liu.seSearch for publications in DiVA
Change search
CiteExportLink to record
Permanent link

Direct link
Cite
Citation style
  • apa
  • harvard1
  • ieee
  • modern-language-association-8th-edition
  • vancouver
  • oxford
  • Other style
More styles
Language
  • de-DE
  • en-GB
  • en-US
  • fi-FI
  • nn-NO
  • nn-NB
  • sv-SE
  • Other locale
More languages
Output format
  • html
  • text
  • asciidoc
  • rtf
Evaluation of Aortic Geometries created by MRI Data in Man
Linköping University, Department of Medical and Health Sciences, Clinical Physiology. Linköping University, Faculty of Health Sciences.
Linköping University, Department of Management and Engineering, Applied Thermodynamics and Fluid Mechanics. Linköping University, Center for Medical Image Science and Visualization (CMIV). Linköping University, The Institute of Technology.
Linköping University, Department of Management and Engineering, Applied Thermodynamics and Fluid Mechanics. Linköping University, Center for Medical Image Science and Visualization (CMIV). Linköping University, The Institute of Technology.
Linköping University, Department of Medical and Health Sciences, Clinical Physiology. Linköping University, Center for Medical Image Science and Visualization (CMIV). Linköping University, Faculty of Health Sciences. Östergötlands Läns Landsting, Heart and Medicine Center, Department of Clinical Physiology in Linköping.ORCID iD: 0000-0003-1395-8296
Show others and affiliations
2011 (English)In: Clinical Physiology and Functional Imaging, ISSN 1475-0961, E-ISSN 1475-097X, Vol. 31, no 6, 485-491 p.Article in journal (Refereed) Published
Abstract [en]

The development of atherosclerotic plaques has been associated with the patterns of wall shear stress (WSS). However, much is still uncertain with the methods used to calculate WSS. Correct vessel geometries are mandatory to get reliable estimations and the purpose of this study was to evaluate an in vivo method for creating aortic 3D geometry in man based on data from magnetic resonance imaging (MRI) with ultrasound as reference.

Methods: The aortas of ten healthy males, 23.4 ± 1.6 years of age, were examined with MRI, and 3D geometries were created with manual segmentation of the images. Lumen diameters (LD) were measured in the abdominal aorta (AA) and the thoracic aorta (TA) with non-invasive B-mode ultrasound as a reference.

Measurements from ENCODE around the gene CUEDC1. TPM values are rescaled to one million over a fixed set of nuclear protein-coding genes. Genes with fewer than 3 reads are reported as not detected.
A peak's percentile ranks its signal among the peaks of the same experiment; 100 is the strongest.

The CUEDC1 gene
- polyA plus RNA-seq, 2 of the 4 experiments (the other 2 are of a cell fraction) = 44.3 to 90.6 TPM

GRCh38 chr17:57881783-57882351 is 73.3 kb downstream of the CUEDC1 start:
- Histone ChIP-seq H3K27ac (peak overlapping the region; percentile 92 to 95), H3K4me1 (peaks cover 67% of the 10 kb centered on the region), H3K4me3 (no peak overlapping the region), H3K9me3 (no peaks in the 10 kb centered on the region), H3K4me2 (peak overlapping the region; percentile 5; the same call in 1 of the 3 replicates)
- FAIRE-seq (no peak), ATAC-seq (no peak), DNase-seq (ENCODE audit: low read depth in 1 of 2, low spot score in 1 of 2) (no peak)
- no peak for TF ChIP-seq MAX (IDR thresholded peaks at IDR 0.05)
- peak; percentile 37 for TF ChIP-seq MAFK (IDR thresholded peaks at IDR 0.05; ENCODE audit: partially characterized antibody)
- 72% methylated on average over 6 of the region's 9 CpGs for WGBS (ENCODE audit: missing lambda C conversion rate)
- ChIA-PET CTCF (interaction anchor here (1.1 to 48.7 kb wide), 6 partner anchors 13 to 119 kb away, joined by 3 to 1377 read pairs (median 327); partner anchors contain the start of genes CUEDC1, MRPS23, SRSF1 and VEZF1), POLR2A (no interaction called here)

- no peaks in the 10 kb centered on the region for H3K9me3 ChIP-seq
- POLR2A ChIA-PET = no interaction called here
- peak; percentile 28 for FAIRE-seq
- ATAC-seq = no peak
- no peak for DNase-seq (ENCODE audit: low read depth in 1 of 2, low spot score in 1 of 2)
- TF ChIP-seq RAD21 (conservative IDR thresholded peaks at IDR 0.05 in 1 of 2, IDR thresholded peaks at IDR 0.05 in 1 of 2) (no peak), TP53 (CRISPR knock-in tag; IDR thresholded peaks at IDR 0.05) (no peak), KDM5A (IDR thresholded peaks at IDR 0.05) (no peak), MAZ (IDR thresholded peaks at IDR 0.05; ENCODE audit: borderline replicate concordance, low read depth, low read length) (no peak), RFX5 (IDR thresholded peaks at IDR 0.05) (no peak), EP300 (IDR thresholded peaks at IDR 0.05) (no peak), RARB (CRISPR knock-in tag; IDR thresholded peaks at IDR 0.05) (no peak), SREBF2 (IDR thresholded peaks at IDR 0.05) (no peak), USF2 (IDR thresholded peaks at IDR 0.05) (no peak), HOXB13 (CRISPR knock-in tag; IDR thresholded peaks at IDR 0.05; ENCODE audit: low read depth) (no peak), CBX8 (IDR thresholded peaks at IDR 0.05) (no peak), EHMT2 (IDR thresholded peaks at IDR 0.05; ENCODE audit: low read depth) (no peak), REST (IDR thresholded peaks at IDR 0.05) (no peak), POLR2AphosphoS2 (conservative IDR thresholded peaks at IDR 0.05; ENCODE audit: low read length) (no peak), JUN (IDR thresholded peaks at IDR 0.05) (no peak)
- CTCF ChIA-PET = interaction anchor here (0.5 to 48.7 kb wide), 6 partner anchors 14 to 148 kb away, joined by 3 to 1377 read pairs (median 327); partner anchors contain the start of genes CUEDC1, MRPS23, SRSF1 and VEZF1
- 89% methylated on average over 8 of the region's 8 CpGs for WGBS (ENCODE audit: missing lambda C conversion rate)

Results: The anteroposterior diameter of the AA was 13.6 ± 1.1 mm for the MRI and 13.8 ± 1.3 mm for the ultrasound (NS). Intraobserver variability (CV) for MRI and ultrasound was <0.92% and <0.40% respectively . Interobserver variability MRI and ultrasound was 0.96% and 0.56% respectively. The diameter of the TA was 19.2 ± 1.4 mm for the MRI, and the intraobserver variability (CV) were <0.78% and interobserver variability (CV) were 0.92%.

Conclusion: Specific arterial geometries can be constructed with a high degree of accuracy using MRI. This indicate that the MRI geometries may be used to create realistic and correct geometries in the calculation of WSS in the aorta of man.

Place, publisher, year, edition, pages
Wiley-Blackwell , 2011. Vol. 31, no 6, 485-491 p.
Keyword [en]
human aorta, lumen diameter, magnetic resonance imaging, manual segmentation, ultrasound
National Category
Medical and Health Sciences
Identifiers
URN: urn:nbn:se:liu:diva-65905DOI: 10.1111/j.1475-097X.2011.01035.xISI: 000296198100011OAI: oai:DiVA.org:liu-65905DiVA: diva2:400267
Available from: 2011-02-25 Created: 2011-02-25 Last updated: 2017-12-11Bibliographically approved
In thesis
1. Towards Subject Specific Aortic Wall Shear Stress: a combined CFD and MRI approach
Open this publication in new window or tab >>Towards Subject Specific Aortic Wall Shear Stress: a combined CFD and MRI approach
2011 (English)Doctoral thesis, comprehensive summary (Other academic)
Abstract [en]